In this newsletter:
Benchtest 05.2020, chairperson affidavit impractical and more...

NAMFISA levies

  • Funds with year-end of May 2020 need to have submitted their 2nd levy returns and payments by 25 June 2020;
  • Funds with year-end of November 2020 need to have submitted their 1st levy returns and payments by 25 June 2020;
  • and Funds with year-end of June 2019 need to submit their final levy returns and payments by 30 June 2020.
Extension for individual income tax returns & tax incentive programme
  • The due date for submission of individual income tax returns has been extended from the 30th of June to the 30th of September 2020. The extension only applies for the filing/submission of individual income tax returns and not for the payment of outstanding tax (which is still due on the 30th of June 2020). 
  • The tax incentive programme regarding the use of ITAS, in the form of waiving penalties charged on tax accounts will also be extended to the 30th of September 2020. In order to qualify for this incentive programme, a taxpayer must meet the following requirements: 
    • Register on the ITAS portal as an e-filer; and
    • Update through online submission all tax accounts, for all tax types, in respect of tax returns that might be outstanding.
  • Should the above requirements be met, automatic waiving of penalties will be done on any of the tax accounts. Taxpayers are therefore not required to complete an application form for penalties to be waived.
Read PWC’s Tax First Alert of June 2020, here...

Unsuspension of operation of laws suspended during lockdown

If you have missed Proclamation no. 16 issued under the State of Emergency that suspends the operation of certain provisions in a number of laws, such as prescribed periods for certain legal processes, and provisions of the Labour Act relating to dismissal of employees, reduction of salary and forced leave, find the gazette here...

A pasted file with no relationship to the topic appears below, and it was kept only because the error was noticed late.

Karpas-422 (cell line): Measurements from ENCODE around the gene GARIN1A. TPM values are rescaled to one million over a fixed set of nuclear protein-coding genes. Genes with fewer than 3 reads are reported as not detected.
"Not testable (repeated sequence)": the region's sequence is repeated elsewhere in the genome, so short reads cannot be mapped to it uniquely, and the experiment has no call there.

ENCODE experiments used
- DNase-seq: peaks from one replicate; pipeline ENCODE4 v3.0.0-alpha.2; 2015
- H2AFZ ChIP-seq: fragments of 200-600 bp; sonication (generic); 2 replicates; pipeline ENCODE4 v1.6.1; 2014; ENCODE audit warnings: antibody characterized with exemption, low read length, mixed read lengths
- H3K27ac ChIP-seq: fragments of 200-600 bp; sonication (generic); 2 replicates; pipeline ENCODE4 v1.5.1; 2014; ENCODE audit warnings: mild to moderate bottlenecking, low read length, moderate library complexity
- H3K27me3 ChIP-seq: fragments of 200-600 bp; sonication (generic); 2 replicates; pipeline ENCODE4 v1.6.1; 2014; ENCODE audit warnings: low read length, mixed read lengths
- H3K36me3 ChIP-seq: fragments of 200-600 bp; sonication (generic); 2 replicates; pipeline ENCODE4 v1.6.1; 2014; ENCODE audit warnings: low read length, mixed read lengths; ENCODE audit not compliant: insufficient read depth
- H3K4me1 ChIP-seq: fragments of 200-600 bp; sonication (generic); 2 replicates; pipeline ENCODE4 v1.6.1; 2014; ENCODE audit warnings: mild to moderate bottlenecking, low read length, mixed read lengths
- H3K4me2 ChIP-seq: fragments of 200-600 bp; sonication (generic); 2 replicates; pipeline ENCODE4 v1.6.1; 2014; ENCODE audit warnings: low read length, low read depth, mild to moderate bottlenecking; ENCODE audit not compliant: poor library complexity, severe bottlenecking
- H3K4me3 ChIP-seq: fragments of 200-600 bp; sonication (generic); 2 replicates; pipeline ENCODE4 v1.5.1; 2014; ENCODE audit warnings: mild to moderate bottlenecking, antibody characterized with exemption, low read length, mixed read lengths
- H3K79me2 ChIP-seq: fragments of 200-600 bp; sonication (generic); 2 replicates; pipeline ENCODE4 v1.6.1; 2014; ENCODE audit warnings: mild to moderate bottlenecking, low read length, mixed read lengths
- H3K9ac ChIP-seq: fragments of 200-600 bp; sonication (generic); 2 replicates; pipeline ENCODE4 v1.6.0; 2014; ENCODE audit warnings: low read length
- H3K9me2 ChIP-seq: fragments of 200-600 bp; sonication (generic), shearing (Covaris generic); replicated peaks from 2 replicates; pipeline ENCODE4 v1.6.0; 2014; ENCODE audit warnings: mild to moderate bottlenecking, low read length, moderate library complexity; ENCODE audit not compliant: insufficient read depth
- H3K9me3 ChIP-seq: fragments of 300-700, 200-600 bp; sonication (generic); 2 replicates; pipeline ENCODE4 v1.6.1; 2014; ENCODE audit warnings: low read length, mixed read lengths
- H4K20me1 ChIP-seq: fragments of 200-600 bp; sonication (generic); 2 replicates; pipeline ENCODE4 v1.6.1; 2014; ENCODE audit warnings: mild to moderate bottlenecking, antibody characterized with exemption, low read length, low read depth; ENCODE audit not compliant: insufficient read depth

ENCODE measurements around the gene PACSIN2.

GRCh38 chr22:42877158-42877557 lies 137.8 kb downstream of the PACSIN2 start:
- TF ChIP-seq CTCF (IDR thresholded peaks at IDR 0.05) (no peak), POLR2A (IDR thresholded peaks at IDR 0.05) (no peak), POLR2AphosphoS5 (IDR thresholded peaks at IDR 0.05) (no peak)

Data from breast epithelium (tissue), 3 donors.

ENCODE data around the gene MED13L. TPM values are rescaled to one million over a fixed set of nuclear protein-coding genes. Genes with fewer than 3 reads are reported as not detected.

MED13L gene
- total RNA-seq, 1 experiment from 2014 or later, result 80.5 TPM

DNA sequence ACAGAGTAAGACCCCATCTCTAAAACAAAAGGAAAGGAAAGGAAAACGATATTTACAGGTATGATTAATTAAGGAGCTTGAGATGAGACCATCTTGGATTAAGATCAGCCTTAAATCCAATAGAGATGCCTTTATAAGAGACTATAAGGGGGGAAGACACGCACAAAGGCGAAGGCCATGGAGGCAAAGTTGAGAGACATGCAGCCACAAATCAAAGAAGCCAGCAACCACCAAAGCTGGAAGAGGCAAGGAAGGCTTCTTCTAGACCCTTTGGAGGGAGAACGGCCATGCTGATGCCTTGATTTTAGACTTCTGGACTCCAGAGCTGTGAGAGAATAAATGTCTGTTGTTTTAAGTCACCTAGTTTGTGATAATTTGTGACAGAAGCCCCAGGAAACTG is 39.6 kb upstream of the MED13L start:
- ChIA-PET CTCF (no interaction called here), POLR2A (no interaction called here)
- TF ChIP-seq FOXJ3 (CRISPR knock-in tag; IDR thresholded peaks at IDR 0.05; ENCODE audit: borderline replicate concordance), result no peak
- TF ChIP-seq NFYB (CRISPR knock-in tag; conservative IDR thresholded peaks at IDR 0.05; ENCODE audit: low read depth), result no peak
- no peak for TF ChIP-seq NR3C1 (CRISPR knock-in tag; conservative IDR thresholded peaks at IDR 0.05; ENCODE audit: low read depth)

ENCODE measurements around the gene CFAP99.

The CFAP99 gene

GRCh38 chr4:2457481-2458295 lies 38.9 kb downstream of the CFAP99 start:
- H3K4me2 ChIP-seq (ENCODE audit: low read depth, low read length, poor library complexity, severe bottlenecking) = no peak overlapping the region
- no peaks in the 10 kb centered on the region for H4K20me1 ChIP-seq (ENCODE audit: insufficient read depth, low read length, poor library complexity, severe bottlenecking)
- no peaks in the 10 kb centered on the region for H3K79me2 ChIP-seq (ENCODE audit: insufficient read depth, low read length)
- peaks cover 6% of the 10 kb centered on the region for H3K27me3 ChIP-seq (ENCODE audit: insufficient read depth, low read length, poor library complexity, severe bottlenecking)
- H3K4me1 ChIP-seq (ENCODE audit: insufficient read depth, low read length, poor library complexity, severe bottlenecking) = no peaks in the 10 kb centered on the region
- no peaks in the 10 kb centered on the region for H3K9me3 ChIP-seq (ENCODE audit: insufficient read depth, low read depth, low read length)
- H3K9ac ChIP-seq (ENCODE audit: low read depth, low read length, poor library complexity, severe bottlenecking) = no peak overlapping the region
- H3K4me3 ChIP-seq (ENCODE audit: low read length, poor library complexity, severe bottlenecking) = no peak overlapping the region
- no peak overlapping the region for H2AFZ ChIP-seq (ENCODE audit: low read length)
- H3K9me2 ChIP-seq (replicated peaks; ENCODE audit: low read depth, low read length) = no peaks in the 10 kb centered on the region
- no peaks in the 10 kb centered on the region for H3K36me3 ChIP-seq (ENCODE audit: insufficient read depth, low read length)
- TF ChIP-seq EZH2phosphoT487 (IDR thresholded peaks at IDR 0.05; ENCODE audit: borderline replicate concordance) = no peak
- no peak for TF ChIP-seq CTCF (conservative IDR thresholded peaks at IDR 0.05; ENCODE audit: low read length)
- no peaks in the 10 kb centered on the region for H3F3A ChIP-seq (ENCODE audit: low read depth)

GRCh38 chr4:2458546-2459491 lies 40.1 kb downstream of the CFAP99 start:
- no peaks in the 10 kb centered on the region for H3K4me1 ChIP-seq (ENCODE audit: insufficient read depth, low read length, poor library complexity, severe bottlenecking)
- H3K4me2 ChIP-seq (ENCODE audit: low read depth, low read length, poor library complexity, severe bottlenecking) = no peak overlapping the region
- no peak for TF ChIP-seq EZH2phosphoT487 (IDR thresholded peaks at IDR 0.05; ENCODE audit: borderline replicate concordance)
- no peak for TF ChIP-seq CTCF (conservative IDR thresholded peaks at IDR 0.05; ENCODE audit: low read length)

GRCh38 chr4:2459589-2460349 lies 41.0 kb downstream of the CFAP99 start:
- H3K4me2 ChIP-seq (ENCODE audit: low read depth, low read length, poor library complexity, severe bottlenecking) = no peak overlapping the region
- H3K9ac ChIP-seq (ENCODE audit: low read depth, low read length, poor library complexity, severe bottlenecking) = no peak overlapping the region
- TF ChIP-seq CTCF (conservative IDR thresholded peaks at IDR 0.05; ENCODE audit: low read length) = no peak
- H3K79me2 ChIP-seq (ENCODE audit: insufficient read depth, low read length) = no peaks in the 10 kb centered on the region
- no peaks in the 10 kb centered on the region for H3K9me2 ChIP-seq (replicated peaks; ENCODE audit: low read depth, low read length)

Find the proclamation in terms of which the operation of certain clauses of a number of laws were suspended here...
Find the proclamation revoking the suspension of the operation of certain clauses of a number of laws were suspended here...

NEF challenges the suspension of the Labour Act

The NEF sent out a circular on 3 June, wherein it informed its members “...about the current situation with regard to the litigation against the relaxation of the Labour Act as per the labour directives that were applicable to Stage 2 of the National State of Emergency and published in the Government Gazette (refer to preceding topic ‘Unsuspension of operation of laws suspended during lockdown’).
The legal team spent the entire day on Friday, 29 May at the High Court, presenting the case on behalf of NEF, as first applicant, and an additional five applicants representing businesses in the Tourism, Construction, Aviation, Transport and Printing sectors. The judges reserved judgement for 23 June 2020.
This still leaves employers who took labour decisions in contravention of the Stage 2 directives in an unsure position until judgement is known.
I also attach Proclamation 22, published 1 June 2020.  The interpretation is that the Labour Act (Act 11 of 2007) as amended, is again fully applicable with effect from today.
The litigation came at great cost. Although some members have already contributed and in spite of us being in the process of lobbying to individual business owners for contributions, any further contributions towards the trust fund for legal expenses will be greatly appreciated...”

FIM Bill passes National Council
After its 3rd reading in the National Council, the FIM Bill was passed with amendments on 18 June. These amendments will now have to be considered by Parliament and may or may not be adopted by it. The amendments relate to typographical corrections only.

Pension fund governance - a toolbox for trustees

  • Download the privacy policy here...
  • Download a draft rule dealing with the appointment of the board of trustees here...
  • Download the code of ethics policy here...
  • Download the generic communication policy here...
  • Download the generic risk management policy here...
  • Download the generic conflict-of-interest policy here...
  • Download the generic trustee performance appraisal form here…
  • Download the generic investment policy here...
  • Download the generic trustee code of conduct here...
  • Download the unclaimed benefits policy here...
  • Download the list of fund service providers duly registered by NAMFISA here... 
  • Download the Principal Officer performance appraisal form here...
  • Download the revised service provider self-assessment here...

Registered service providers
UPDATED May 2020

Certain pension fund service providers need to be registered by NAMFISA and need to report to NAMFISA regularly

These service providers are:-

  • Registered Investment Managers
  • Registered Stockbrokers
  • Registered Linked Investment Service Providers
  • Registered Unit Trust Management Companies
  • Registered Unlisted Investment Managers
  • Registered Special Purpose Vehicles